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Americans For Prosperity Releases Legislative Scorecard

Jul 6, 2022 by AFP

“We look forward to highlighting our policy champions and thanking them for standing with us to provide opportunity for all West Virginians.” 

CHARLESTON, WV – Americans for Prosperity – West Virginia (AFP-WV) today released its 2022 Legislative Scorecard.

The full Scorecard downloadable PDF is available here. The digital version of the scorecard can be found by visiting AFP-WV will follow up the release with events and digital and direct mail promoting the scorecard.

AFP-WV State Director Jason Huffman released the following statement: 

“Our goal at AFP-WV is to make West Virginia a better state to live, work, and raise a family. During the 2022 session, we were invested in policies to increase access to more personalized health care, reduce tax burdens, increase energy production, and reform the criminal justice system so that it is smart on crime and soft on taxpayers. The Legislative Scorecard is a tool for citizens to see how their lawmakers at the State House voted on some of the most critical issues from the session. We look forward to highlighting our policy champions and thanking them for standing with us to provide opportunity for all West Virginians.”

The scorecard was based on votes on the following 13 bills: 

  • Exempting certain health services from certificate of need (HB4643): This bill would repeal Certificate of Need (CON) laws, to end the requirement that medical providers had to seek permission from state bureaucrats to open or expand medical practices. (Support)
  • Relating to the prescriptive authority of advanced practice registered nurses (HB4111): This bill would expand the scope of practice for advanced practice registered nurses and physicians assistants, to increase the number of health care providers. (Support)
  • Repealing ban on construction of nuclear power plants (SB4): This bill would repeal the ban of constructing nuclear power plants in West Virginia to broaden the state’s energy supply. (Support)
  • To reduce personal income tax rates (HB4007): This bill would cut West Virginians personal income tax by 10%, while also reducing the overall tax burden. (Support)
  • Requiring work search activities to qualify for unemployment benefits (SB3): This bill would help more West Virginians gain employment. (Support)
  • Relating to unemployment benefits program (SB2): This bill would reduce the unemployment eligibility from 26 weeks to 20 weeks to eliminate fraud and prioritize citizens in need. (Support)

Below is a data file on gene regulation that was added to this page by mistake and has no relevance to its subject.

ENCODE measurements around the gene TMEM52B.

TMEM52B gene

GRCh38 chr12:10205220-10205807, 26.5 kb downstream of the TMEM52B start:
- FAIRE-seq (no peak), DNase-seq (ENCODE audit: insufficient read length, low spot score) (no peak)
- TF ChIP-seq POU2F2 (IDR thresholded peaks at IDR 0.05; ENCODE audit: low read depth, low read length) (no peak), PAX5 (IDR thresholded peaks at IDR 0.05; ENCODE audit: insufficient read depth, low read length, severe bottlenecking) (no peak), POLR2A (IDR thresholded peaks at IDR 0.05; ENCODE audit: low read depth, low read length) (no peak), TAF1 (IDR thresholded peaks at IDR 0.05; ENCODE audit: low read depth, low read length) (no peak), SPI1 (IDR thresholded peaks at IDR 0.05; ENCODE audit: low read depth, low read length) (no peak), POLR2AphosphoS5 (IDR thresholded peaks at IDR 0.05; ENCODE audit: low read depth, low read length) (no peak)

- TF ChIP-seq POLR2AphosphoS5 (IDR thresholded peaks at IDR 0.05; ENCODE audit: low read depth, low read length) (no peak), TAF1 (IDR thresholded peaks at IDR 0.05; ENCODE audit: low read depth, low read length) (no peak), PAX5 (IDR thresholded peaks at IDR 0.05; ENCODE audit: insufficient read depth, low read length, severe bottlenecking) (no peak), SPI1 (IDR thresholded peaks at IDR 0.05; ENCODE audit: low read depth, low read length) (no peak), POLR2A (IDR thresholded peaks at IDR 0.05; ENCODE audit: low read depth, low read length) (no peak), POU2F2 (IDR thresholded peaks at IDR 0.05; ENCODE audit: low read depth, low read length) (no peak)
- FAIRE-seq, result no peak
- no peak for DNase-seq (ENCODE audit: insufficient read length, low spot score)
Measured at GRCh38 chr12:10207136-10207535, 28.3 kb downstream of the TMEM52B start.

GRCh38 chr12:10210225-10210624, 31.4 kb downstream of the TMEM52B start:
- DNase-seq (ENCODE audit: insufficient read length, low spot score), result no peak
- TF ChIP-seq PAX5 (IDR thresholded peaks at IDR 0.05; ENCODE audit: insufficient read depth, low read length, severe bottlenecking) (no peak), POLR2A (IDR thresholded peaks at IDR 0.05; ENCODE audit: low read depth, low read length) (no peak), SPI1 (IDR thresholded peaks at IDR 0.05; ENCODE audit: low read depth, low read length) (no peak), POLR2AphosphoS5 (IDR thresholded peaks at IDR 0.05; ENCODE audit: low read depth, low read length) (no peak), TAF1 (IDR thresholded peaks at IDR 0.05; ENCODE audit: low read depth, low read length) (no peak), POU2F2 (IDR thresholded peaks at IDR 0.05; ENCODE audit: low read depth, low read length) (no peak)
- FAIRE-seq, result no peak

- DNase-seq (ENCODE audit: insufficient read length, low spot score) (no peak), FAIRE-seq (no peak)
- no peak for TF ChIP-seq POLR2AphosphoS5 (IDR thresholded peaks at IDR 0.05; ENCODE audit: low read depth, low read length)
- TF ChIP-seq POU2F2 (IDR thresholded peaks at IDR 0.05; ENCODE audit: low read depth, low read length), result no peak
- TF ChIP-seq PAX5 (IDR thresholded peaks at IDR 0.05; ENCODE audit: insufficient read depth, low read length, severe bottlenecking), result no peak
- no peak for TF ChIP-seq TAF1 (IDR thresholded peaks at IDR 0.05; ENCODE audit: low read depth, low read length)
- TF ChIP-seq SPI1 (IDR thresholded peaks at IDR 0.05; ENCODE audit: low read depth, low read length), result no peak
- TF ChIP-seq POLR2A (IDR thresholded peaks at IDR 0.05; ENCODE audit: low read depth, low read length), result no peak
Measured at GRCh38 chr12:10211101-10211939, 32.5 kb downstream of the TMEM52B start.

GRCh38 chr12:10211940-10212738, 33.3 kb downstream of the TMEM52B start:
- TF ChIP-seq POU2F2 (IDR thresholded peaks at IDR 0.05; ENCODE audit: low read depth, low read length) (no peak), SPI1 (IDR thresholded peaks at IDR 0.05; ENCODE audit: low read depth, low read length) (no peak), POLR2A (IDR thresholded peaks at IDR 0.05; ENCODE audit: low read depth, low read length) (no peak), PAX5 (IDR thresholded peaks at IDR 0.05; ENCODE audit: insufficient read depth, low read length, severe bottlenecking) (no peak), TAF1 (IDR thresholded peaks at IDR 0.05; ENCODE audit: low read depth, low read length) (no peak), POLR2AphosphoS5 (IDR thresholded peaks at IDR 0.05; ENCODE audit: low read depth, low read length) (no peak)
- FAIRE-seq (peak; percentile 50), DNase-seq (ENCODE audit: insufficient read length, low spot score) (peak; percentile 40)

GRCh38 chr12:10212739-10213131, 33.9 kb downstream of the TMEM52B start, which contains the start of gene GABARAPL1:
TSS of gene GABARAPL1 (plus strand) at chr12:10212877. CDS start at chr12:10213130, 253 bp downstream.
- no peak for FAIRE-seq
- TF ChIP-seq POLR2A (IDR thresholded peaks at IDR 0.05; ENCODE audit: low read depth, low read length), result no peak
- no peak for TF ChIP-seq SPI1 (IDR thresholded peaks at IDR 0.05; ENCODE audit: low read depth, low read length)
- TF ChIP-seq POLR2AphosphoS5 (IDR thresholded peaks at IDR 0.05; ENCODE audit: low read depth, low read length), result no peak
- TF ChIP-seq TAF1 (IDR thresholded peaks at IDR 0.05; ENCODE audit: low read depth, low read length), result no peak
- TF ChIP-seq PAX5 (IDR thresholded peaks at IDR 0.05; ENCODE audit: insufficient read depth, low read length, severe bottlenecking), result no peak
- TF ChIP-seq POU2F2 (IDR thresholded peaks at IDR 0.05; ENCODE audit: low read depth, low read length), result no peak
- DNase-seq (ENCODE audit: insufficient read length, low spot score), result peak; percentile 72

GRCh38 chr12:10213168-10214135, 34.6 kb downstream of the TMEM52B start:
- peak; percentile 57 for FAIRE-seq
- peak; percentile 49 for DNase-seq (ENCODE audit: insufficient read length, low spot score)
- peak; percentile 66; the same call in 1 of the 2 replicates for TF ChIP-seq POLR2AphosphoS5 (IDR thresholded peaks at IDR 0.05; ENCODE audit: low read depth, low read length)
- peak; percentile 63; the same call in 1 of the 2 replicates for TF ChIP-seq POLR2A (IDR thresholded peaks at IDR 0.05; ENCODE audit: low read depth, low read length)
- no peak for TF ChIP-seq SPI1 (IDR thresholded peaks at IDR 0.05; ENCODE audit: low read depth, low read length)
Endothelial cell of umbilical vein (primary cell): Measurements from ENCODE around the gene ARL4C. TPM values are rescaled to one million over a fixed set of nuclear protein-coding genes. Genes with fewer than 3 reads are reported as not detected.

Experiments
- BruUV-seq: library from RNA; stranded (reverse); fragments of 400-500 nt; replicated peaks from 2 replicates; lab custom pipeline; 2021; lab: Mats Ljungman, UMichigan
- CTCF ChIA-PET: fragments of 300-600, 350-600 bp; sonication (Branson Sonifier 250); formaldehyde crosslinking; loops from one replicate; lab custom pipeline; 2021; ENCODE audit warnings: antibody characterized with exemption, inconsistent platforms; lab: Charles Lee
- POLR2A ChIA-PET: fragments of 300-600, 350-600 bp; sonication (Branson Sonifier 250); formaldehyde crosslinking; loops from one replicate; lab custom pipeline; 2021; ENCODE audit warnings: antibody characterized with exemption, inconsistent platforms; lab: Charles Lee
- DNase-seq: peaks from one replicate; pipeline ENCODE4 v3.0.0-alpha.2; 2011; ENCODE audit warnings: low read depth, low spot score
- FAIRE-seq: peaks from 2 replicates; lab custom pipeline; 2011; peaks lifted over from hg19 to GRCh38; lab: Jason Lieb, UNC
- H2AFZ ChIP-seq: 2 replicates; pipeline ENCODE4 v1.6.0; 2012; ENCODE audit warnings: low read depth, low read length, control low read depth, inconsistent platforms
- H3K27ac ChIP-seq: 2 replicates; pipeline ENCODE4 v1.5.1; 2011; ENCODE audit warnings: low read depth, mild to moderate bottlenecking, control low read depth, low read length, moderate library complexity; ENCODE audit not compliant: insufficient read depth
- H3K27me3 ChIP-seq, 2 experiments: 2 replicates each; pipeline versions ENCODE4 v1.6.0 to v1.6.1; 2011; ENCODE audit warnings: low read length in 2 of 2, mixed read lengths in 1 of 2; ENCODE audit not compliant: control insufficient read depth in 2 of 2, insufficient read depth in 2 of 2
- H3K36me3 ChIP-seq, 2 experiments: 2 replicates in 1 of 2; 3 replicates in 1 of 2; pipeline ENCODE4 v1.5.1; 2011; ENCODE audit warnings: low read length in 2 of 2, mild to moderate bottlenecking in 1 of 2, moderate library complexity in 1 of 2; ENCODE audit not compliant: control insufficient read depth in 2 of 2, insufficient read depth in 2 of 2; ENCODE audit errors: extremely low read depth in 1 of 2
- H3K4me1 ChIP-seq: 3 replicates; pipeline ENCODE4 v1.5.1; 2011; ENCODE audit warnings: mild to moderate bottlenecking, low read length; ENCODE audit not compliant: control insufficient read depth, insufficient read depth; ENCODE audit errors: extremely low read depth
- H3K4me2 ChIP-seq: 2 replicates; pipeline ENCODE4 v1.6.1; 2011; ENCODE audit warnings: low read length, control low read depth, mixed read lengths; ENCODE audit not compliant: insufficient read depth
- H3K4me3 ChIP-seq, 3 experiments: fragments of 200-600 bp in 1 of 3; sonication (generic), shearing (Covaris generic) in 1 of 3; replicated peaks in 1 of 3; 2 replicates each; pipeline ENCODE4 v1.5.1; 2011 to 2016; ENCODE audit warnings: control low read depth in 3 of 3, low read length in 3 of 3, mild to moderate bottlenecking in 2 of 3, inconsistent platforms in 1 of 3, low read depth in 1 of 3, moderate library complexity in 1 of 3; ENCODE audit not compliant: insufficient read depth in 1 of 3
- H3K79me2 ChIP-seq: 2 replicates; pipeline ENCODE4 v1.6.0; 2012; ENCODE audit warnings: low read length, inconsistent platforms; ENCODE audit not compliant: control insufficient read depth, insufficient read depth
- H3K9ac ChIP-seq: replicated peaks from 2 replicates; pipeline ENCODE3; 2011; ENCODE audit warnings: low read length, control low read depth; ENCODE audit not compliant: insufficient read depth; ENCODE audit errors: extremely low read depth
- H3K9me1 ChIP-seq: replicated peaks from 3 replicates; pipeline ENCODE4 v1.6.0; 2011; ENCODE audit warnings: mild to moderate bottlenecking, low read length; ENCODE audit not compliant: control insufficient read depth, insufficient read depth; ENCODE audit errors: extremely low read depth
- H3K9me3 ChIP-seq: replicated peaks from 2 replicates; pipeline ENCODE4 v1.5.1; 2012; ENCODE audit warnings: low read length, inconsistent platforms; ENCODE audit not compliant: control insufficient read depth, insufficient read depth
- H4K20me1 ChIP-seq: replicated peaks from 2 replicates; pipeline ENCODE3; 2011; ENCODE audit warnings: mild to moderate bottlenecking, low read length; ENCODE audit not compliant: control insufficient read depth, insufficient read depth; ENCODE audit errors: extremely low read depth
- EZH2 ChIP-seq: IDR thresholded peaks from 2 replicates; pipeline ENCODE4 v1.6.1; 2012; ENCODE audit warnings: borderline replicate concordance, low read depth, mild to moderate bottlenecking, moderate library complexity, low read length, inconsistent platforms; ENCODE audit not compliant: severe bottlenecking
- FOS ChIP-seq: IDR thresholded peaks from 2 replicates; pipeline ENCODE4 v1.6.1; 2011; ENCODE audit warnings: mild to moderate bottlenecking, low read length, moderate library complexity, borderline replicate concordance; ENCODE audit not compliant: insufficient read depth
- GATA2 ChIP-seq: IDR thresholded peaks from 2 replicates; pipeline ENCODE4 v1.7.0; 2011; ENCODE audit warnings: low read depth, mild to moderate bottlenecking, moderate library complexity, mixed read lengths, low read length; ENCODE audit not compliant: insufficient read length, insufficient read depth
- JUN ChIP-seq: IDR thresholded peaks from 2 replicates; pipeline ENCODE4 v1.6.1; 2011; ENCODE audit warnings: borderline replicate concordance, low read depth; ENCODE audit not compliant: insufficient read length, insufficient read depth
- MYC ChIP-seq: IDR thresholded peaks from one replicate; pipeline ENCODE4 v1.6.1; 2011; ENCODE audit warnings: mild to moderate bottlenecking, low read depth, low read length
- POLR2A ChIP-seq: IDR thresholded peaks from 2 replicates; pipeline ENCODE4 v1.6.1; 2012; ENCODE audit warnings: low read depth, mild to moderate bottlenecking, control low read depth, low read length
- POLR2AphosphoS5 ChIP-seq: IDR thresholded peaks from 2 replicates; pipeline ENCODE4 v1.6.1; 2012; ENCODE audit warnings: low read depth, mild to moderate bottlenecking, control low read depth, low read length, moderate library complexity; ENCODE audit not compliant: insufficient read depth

• Reinstating the film investment tax credit (HB2096): This bill would reinstate the state’s corporate giveaway for filming in West Virginia. (Oppose)
  • Creating Student Journalist Press Freedom Restoration Act (SB216): This bill would ensure First Amendment protections for student journalists, specifically that no student’s work is restricted by administrative beliefs. (Support)
  • Generally relating to broadband (HB4001): This bill aims to build on the progress of closing the digital divide by extending broadband access. (Support)
  • Prohibition on county, city, or municipality restrictions on advanced air mobility aircraft (HB4667): This bill would  identify trends in the drone industry and work with the industry to maximize benefits while maintaining uniformed deployment rules. (Support)
  • Relating to the expungement of criminal records (HB4522): This bill would require the government to expunge acquitted individuals’ records, replacing current law, which requires the innocent individual to wait and petition the government to clear their name. (Support)
  • Relating to revising the criminal code generally (HB4006): This bill would keep low-level and non-violent offenders incarcerated at a time when state and local governments struggle to fund more proportionate sentences. (Oppose)
  • Clarifying that the policy-making and rule-making authority of the State Board of Education is subject to legislative review, approval, amendment, or rejection (HJR102): This bill would increase the transparency and accountability of the Board of Education by providing the legislature with greater oversight of the board’s rules, allowing for greater representation in terms of the state’s educational policies. (Support)